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Stavros Anthony to seek lieutenant governor’s post in 2022

CARSON CITY — Republican Las Vegas City Councilman Stavros Anthony, who lost a bid for Clark County Commission last year by 10 votes out of 150,000 cast and a subsequent court case seeking a new election, has announced his candidacy for lieutenant governor in 2022.

In a statement, the former Las Vegas police captain criticized the current political power balance in the state capital, where Democrats hold the governor’s office and the Legislature and all statewide offices except secretary of state.

He said watching the 2021 legislative session last spring, and the administration’s handling of the pandemic and the economy, “started me thinking maybe I should run and allow myself the opportunity to lay out competing visions on how to best move Nevada forward, and stop the continuation of the catastrophic policies of this administration.”

Nevada’s lieutenant governor, who runs for office independently from the governor, presides over the Senate and casts tie-breaking votes when necessary. The officeholder also chairs the state Commission on Tourism and serves on several other state boards related to small business, transportation and economic development.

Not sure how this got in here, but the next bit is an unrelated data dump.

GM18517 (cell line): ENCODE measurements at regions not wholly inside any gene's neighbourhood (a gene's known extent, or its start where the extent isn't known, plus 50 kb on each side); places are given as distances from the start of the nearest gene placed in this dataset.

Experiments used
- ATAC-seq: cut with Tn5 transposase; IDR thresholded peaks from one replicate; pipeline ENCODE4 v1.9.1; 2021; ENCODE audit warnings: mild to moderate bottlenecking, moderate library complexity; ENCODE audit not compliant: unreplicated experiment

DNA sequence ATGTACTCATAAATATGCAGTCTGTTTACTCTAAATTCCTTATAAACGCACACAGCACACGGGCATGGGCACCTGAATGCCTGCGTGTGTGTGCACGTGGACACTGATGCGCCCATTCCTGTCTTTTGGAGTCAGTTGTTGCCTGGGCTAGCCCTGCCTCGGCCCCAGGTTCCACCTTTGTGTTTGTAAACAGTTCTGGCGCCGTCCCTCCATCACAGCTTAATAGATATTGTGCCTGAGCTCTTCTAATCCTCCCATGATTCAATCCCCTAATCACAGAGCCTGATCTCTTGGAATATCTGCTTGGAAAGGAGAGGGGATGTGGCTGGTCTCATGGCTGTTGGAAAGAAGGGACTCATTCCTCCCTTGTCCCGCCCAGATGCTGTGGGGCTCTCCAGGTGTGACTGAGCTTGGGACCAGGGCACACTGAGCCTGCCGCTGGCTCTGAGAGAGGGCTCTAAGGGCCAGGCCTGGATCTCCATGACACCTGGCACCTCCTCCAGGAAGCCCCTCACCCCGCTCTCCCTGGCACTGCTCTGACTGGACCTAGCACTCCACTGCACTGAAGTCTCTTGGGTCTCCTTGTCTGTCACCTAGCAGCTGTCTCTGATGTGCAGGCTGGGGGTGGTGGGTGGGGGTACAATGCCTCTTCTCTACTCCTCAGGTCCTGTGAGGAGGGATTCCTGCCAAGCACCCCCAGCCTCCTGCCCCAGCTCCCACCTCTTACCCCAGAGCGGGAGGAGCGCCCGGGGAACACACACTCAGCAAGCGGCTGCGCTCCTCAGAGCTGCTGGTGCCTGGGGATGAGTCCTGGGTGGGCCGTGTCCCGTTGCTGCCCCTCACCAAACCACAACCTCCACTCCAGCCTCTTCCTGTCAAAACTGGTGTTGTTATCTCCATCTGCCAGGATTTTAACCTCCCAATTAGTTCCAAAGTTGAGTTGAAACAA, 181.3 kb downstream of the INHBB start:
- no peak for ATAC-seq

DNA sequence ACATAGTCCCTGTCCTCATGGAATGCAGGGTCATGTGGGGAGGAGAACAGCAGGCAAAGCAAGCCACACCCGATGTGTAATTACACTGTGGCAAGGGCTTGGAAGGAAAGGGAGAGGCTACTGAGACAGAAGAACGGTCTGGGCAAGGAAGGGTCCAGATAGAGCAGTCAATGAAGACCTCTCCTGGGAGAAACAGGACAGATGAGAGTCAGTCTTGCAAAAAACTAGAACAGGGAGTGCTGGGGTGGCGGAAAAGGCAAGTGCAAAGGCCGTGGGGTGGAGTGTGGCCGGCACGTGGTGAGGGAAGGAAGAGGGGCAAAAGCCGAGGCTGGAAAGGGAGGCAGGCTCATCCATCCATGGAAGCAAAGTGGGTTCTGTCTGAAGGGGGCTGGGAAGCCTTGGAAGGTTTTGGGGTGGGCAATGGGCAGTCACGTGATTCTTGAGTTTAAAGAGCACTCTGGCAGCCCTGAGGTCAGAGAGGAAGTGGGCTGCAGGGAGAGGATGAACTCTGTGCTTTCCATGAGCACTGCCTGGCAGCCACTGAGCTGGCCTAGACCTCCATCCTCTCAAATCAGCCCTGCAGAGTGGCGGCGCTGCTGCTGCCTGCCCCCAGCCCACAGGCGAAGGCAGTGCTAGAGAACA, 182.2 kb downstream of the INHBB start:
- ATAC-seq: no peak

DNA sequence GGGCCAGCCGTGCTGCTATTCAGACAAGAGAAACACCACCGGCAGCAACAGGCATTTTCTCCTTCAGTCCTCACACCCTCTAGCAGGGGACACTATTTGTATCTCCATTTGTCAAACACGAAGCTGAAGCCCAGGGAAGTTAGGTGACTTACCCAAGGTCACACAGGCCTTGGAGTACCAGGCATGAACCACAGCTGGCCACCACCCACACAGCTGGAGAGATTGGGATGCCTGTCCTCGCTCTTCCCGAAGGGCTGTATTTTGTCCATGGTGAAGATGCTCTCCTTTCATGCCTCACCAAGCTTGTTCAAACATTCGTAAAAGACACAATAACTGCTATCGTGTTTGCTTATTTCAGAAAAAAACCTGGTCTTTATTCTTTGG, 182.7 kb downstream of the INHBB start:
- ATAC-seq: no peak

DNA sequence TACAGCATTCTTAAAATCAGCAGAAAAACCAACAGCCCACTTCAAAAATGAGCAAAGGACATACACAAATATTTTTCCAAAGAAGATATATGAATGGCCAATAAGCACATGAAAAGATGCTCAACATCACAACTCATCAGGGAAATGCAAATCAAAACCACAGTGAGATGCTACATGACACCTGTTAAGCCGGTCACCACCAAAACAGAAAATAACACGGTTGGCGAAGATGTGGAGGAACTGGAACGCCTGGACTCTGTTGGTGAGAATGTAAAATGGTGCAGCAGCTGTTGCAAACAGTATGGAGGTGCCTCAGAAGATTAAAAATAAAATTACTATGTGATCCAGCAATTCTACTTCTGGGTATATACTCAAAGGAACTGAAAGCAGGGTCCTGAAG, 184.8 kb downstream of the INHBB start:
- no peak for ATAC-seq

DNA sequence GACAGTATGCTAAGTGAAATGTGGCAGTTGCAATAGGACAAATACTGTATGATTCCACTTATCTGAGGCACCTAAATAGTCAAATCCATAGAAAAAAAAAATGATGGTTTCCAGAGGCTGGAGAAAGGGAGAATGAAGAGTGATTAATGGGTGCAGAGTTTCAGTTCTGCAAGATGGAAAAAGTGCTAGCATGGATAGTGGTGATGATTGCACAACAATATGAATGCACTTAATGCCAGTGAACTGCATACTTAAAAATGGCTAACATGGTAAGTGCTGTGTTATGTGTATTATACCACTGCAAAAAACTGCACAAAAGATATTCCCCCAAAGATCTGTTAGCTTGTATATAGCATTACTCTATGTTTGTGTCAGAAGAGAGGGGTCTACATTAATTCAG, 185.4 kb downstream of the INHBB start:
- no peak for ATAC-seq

The position is currently vacant with the September resignation of Democrat Kate Marshall, who left to join President Joe Biden’s administration. Gov. Steve Sisolak has so far not appointed a replacement.

Anthony joins two other announced Republican candidates, former state treasurer Dan Schwartz and business consultant Mack Miller, who’s run previously for state Assembly and Las Vegas mayor. Candidacies aren’t official until candidates file to run in March.

If elected, Stavros said he wanted to focus on economic development with an emphasis on small business, public safety, advancing tourism, and overseeing the Senate. First elected to the Las Vegas City Council in 2009, he is in his last term.

“I have spent a career in public service, with the last eleven years on the Las Vegas City Council, enforcing laws passed by the legislature,” he said, adding that he wanted to put his skills and experience “to deliver strong conservative and common-sense leadership for all Nevadans.”

Anthony lost his 2020 bid for Clark County Commission to Ross Miller.

Anthony sued to force a new election, claiming the number of voting discrepancies exceeded the margin of victory. The case reached state Supreme Court, which in June upheld a lower court’s ruling rejecting his bid.

A Las Vegas resident for 41 years, Anthony left the Metropolitan Police Department as a captain after 29 years. He won a seat on the state board of regents in 2002 and was re-elected in 2006. He briefly ran for Congress in 2018 before dropping out of the race, citing health reasons.

Contact Capital Bureau reporter Bill Dentzer at bdentzer@reviewjournal.com. Follow @DentzerNews on Twitter.

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